"Of all the paths you take in life make sure a few of them are dirt" US Forest Sevice

Wednesday, August 30, 2017

Driving across the Midwest

Driving across the Middle

Mississippi River's back waters

We headed to Goose Island in the backwater of the Mississippi River. Yes, they have large mosquitos but  turned out to be a nice and interesting area near La Crosse, WI for a short time.
La Crosse has been on our radar since reading about their trails and bike riding. Besides, we were driving right through the area.

 Goose Island turned out to be a very large and lovely campground with large spaces. We enjoyed our walks along the river and learned about people taking their boats out to sandbars to camp. One fellow has a camper shell on his pontoon for protection from the elements and bugs while camping on the Mississippi sandbars.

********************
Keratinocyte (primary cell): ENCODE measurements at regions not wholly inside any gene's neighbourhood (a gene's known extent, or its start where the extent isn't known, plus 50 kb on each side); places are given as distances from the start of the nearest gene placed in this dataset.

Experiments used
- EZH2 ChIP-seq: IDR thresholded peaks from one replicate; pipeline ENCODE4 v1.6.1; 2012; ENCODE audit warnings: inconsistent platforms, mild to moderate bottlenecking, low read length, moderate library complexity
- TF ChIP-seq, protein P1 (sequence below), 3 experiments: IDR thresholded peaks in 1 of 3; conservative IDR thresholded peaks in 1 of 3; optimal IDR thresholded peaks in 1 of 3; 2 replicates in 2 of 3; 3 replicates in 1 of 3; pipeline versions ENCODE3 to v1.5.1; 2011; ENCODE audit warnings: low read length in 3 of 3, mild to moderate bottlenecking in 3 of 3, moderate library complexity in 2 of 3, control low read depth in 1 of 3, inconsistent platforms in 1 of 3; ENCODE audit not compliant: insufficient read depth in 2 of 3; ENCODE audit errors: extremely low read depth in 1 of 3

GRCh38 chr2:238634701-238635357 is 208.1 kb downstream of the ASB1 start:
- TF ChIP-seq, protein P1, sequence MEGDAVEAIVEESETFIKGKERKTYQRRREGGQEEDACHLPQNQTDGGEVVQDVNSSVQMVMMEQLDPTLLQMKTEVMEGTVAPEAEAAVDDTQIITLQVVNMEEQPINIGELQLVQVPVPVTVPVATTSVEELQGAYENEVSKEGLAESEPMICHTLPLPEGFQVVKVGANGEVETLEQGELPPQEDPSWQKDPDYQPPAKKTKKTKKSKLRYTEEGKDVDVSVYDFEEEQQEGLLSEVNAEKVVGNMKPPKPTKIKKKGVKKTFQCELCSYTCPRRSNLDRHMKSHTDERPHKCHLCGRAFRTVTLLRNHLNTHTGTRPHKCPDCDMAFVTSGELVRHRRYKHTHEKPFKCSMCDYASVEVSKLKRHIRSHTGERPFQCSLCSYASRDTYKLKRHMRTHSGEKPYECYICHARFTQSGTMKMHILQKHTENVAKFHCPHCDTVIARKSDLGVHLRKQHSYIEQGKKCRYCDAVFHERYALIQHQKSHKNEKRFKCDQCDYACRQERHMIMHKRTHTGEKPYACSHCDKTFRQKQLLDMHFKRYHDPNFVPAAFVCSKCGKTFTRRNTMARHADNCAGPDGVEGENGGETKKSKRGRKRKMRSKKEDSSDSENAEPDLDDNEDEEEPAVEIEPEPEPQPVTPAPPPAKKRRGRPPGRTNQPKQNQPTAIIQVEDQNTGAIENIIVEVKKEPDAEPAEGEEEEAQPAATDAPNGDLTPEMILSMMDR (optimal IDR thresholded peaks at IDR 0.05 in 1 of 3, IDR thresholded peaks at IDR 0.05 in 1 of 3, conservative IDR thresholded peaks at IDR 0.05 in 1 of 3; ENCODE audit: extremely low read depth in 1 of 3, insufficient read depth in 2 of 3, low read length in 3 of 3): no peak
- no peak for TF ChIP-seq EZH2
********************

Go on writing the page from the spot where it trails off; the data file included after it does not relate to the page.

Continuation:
Lock & Dam #7 is one of the most visited lock and dam structures on the Mississippi River and lies in the rolling Upper Mississippi River Valley near La Crescent,  MN and La Crosse, WI.

 This lock is located at one of the most scenic spots on the Great River Road. The river is miles wide at this point, with many islands. The locks and the main dam control structure are located on the Minnesota side of the river.

All types of vessels use the lock during the navigation season, which extends from mid-March through mid-December. The lock provides a vertical lift of 8 feet for boats, ranging from canoes to large towboats with barges. The Upper Mississippi River serves as a main artery for Midwest grain bound for both domestic and international markets. More than 15 millions tons of cargo pass through the lock each year with farm products, chemicals and coal the major commodities. Also, more than 13,000 recreational craft use the lock annually.

Pool 7 which is the lake created upstream from the dam, forms a valuable upstream environmental habitat and resource for migrating waterfowl. Sand bars along the channel offer opportunities for recreation.